From the Journals

Advanced prostate cancers still rising in U.S.


 


Medscape Medical News asked Vickers to speculate on how long the incidence of advanced prostate cancers will continue to rise in the United States.

“It would surprise me if we had bottomed out [and reached peak increases in advanced cancers] or if we had much longer to go,” he said. “My prediction is that if nothing were to change we will probably see some further increases in [the incidence of] advanced disease.”

What needs to change? Vickers ticked off a list of “golden rules.”

  • First, physicians need to get consent for all PSA tests.
  • Second, PSA tests should not be administered to older men “who won’t benefit,” such as men 75 years and older with comorbidities such as heart disease.
  • Third, PSA testing should be restricted to younger men.
  • Fourth, clinicians need to be more restrictive about biopsy. “It used to be if you had a high PSA, you would get a biopsy,” he said, adding that this approach yielded a lot invasive testing in men with low-grade disease. By using additional tests such as the 4Kscore or Prostate Health Index or MRI, clinicians can limit biopsies to men with greater likelihood of a high-grade cancer. Vickers acknowledged conflict of interest on this point, as he is a patent holder of the 4Kscore.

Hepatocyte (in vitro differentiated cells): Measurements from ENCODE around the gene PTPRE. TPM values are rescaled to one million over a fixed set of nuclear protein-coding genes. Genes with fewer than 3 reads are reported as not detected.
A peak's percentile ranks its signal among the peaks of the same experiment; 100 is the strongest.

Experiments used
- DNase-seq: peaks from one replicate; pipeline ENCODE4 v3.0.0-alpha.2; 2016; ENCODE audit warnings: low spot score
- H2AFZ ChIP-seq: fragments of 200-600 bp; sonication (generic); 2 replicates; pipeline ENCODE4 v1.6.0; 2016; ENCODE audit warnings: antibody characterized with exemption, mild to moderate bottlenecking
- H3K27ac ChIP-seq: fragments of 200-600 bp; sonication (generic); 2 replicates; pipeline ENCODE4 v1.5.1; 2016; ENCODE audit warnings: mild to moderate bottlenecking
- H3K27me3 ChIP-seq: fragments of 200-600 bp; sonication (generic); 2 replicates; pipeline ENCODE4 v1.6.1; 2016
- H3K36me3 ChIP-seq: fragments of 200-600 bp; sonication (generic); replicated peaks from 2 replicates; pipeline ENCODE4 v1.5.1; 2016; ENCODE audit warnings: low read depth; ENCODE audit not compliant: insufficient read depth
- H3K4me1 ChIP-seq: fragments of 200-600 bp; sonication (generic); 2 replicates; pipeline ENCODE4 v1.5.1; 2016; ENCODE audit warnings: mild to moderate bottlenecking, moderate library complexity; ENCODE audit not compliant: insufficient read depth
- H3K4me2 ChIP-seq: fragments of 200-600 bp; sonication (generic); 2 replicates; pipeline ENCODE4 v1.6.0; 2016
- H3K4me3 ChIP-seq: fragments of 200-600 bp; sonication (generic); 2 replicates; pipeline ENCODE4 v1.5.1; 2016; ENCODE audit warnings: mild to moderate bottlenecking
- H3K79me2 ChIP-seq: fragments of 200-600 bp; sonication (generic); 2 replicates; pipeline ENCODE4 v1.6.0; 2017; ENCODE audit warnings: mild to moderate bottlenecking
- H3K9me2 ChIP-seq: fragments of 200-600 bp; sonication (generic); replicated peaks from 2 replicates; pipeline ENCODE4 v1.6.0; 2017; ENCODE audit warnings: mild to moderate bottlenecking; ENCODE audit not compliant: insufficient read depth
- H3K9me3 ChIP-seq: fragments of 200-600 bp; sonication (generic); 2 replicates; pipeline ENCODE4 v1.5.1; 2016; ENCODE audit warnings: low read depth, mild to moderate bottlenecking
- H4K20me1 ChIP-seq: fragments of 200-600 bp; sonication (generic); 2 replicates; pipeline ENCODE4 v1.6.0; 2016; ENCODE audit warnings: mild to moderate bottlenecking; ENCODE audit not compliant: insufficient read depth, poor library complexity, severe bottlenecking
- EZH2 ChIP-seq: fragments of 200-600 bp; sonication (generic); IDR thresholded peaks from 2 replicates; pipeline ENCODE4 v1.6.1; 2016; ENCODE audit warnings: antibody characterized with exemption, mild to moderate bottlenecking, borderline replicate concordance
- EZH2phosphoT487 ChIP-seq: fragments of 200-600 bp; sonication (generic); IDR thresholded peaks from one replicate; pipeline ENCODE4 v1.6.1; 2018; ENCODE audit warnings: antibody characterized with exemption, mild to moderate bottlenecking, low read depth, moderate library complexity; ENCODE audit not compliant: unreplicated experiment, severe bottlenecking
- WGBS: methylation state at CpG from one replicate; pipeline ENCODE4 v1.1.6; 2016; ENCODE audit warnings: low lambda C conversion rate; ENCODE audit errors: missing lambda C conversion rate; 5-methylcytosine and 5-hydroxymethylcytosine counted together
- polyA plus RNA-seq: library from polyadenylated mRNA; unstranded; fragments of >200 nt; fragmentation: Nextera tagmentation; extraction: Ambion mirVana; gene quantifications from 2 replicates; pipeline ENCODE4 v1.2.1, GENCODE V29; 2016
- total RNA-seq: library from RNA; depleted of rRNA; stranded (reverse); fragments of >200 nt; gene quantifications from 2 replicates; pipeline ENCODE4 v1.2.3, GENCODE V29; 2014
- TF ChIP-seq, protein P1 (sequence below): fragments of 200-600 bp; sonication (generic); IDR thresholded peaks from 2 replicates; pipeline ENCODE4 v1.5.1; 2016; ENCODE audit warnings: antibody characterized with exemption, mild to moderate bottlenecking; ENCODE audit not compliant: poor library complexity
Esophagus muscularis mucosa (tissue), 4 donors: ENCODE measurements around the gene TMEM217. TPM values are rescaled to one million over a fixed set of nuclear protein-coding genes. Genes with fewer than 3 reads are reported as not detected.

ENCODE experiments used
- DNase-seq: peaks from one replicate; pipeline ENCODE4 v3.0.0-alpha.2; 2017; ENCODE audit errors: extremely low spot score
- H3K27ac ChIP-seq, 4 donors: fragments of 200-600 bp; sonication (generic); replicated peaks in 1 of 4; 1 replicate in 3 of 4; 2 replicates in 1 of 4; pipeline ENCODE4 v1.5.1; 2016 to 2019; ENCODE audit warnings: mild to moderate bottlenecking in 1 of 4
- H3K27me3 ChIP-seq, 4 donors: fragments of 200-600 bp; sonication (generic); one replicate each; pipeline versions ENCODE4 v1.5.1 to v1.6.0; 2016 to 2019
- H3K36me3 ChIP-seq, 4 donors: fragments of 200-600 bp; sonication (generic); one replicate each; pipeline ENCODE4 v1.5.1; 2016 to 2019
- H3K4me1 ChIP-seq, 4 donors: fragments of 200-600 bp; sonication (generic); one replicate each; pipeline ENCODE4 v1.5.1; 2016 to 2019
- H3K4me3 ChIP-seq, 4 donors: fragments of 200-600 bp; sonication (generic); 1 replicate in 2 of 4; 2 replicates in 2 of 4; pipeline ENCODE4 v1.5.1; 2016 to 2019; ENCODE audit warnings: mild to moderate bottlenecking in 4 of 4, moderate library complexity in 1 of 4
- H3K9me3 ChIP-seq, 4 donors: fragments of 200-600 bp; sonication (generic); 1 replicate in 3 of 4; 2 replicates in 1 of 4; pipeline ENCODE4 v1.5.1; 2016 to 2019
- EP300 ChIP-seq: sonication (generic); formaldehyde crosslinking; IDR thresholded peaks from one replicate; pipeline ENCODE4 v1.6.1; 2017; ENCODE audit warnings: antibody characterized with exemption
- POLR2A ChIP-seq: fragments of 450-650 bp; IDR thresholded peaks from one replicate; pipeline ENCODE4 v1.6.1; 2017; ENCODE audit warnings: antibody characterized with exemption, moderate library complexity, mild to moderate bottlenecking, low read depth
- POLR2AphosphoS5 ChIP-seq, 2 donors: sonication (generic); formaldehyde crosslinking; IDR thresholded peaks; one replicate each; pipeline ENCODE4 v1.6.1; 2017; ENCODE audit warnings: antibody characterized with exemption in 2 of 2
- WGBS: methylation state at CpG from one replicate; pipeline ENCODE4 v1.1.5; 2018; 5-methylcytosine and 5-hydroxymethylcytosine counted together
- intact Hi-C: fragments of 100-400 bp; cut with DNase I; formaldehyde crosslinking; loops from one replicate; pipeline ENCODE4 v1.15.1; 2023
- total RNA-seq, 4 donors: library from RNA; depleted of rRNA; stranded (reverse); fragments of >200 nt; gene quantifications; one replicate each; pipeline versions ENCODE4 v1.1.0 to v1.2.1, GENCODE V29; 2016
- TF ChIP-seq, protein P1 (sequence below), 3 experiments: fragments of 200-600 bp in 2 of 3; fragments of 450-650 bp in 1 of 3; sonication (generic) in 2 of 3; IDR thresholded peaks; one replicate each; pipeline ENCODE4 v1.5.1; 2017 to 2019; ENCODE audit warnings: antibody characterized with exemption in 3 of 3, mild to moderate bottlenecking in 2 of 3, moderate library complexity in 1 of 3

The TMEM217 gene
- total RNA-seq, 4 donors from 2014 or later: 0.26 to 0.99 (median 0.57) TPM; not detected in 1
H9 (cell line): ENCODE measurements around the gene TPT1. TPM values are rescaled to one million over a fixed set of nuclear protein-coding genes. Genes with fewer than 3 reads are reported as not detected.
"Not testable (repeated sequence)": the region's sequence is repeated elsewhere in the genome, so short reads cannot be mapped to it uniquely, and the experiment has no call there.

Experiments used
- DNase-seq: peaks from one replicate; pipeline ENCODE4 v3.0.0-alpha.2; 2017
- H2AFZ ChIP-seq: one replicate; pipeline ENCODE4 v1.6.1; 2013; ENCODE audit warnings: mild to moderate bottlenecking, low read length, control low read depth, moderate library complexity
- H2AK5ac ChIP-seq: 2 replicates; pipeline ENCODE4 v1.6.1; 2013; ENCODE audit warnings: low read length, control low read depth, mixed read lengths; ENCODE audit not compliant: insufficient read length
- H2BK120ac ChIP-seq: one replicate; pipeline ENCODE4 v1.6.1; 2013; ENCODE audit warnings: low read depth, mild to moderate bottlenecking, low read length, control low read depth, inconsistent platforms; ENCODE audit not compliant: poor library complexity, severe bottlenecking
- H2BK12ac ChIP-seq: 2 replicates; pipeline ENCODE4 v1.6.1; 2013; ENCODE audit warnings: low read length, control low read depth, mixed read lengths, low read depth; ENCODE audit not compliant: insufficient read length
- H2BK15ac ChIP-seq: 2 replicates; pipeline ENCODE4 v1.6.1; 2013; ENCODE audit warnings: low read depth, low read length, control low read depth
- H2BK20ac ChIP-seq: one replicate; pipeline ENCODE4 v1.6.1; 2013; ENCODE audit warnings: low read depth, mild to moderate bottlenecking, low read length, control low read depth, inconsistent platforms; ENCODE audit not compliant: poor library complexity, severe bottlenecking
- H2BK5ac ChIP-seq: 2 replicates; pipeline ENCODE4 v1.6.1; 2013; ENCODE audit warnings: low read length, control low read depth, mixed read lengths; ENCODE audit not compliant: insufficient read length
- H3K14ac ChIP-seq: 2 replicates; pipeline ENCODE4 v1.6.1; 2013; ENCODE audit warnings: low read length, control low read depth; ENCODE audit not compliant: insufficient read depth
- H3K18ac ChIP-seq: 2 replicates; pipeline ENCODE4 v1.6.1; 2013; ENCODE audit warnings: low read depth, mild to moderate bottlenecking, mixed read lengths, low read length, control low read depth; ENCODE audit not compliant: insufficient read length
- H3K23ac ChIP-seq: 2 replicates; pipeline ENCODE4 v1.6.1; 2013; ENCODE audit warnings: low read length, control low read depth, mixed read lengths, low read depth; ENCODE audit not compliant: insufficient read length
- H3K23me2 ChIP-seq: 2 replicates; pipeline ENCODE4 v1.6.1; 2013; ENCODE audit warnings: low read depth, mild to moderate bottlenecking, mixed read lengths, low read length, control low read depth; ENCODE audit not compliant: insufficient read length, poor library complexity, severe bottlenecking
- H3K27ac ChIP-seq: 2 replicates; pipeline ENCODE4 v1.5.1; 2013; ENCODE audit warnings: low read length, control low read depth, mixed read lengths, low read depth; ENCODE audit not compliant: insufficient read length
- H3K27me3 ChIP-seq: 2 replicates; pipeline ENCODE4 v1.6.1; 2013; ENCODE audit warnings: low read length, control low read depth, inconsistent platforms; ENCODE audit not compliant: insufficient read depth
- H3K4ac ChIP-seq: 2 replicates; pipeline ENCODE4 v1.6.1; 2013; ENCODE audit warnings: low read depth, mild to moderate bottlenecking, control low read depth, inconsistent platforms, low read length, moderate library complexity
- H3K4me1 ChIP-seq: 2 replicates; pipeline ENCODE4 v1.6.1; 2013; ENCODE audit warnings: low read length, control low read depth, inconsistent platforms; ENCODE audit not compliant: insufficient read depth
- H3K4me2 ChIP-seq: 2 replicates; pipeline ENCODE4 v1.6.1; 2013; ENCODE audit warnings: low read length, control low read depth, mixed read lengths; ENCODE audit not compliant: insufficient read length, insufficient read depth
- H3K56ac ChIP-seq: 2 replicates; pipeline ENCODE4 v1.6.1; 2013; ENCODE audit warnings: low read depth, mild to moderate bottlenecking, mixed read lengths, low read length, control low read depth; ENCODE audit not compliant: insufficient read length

• Fifth, don’t treat men who are very unlikely to benefit, especially men with Gleason grade 6 disease. Use active surveillance for these men, he said. “Using our existing knowledge, I believe we can completely transform the harm-to-benefit ratio of PSA screening. We would drastically reduce overdiagnosis and overtreatment,” he stated.

Additionally, Vickers believes that urologists need to educate local internists and general practitioners and acknowledge that screening and subsequent treatment were “done wrong for a long time.” At the same time, urologists should make it clear that patients will not be biopsied “unless there is a really good reason to believe that they have a high risk of high-grade disease.”

Vickers concluded: “We can reduce the harm and maintain the benefit of screening.”

The study was supported by the American Cancer Society. Jemal and Shabsigh have disclosed no relevant financial relationships. Vickers declared that he is a patent holder of the 4Kscore.

This article first appeared on Medscape.com.

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